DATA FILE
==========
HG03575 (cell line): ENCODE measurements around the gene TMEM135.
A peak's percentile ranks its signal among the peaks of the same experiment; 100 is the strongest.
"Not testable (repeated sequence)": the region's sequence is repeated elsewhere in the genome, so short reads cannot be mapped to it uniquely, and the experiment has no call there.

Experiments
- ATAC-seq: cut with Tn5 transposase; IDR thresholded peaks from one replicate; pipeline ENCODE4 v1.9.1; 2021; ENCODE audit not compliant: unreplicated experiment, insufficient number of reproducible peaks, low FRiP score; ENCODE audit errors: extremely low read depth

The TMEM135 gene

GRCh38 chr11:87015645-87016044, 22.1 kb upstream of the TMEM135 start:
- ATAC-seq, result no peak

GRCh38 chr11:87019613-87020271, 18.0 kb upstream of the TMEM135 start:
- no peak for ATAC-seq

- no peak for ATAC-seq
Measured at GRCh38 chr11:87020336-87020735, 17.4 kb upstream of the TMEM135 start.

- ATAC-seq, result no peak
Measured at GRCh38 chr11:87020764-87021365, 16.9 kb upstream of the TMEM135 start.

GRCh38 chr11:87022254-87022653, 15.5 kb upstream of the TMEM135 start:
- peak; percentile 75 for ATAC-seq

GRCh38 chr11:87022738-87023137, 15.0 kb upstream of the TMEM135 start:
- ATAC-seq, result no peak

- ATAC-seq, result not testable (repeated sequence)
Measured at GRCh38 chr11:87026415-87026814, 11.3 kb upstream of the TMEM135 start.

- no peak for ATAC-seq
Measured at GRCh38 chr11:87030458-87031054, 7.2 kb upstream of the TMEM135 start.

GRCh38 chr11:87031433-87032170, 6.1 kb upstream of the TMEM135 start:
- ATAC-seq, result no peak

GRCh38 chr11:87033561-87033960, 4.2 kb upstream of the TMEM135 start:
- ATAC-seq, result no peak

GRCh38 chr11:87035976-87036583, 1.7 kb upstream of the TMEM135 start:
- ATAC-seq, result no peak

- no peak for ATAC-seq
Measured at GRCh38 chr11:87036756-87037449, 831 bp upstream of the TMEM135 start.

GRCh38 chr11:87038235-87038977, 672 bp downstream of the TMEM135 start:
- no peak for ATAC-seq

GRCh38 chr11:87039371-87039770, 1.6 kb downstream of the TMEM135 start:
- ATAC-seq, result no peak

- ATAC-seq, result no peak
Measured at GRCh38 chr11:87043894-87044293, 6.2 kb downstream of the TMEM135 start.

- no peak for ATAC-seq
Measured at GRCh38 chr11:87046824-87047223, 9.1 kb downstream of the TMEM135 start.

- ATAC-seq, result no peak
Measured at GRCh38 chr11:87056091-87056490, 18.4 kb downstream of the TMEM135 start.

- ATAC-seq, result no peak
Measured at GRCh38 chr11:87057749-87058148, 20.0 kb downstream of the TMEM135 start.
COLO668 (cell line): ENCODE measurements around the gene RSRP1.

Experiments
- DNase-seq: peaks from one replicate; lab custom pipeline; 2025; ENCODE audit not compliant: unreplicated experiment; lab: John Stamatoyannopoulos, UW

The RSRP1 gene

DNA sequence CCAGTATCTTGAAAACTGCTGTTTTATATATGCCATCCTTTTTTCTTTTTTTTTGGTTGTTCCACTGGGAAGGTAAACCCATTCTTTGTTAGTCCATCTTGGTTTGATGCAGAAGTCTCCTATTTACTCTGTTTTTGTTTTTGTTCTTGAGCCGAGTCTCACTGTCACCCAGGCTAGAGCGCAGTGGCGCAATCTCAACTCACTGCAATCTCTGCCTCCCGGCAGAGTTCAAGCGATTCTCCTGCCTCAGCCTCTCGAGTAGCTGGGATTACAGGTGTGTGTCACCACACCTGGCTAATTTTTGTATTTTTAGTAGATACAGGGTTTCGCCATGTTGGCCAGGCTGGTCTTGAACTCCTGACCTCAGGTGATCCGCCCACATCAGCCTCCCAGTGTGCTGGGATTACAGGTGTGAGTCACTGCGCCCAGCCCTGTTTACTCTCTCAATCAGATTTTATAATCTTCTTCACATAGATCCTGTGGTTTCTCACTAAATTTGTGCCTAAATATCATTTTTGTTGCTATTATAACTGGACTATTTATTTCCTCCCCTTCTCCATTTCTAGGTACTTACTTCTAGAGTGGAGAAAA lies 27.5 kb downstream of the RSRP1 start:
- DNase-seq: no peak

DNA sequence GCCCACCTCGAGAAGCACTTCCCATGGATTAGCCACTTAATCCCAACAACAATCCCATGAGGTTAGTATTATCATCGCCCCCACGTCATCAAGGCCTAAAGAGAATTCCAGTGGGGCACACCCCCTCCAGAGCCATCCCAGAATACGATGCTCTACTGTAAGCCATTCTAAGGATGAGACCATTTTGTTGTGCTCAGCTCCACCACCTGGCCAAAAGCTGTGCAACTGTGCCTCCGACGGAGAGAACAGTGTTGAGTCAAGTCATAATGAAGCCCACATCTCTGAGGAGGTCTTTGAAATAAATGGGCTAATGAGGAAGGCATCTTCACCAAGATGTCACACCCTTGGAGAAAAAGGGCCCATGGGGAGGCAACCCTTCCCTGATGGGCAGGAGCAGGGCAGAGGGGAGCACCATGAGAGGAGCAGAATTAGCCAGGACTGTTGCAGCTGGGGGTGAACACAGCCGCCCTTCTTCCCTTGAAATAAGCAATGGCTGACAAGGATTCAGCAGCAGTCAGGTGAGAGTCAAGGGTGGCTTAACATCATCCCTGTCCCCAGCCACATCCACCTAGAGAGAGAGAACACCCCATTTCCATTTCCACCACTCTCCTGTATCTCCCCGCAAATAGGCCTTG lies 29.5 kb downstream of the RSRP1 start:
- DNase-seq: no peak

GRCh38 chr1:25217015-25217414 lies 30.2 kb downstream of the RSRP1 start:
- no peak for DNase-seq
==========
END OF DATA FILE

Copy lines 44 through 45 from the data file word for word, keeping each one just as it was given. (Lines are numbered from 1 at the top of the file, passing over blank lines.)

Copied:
Experiments
- DNase-seq: peaks from one replicate; lab custom pipeline; 2025; ENCODE audit not compliant: unreplicated experiment; lab: John Stamatoyannopoulos, UW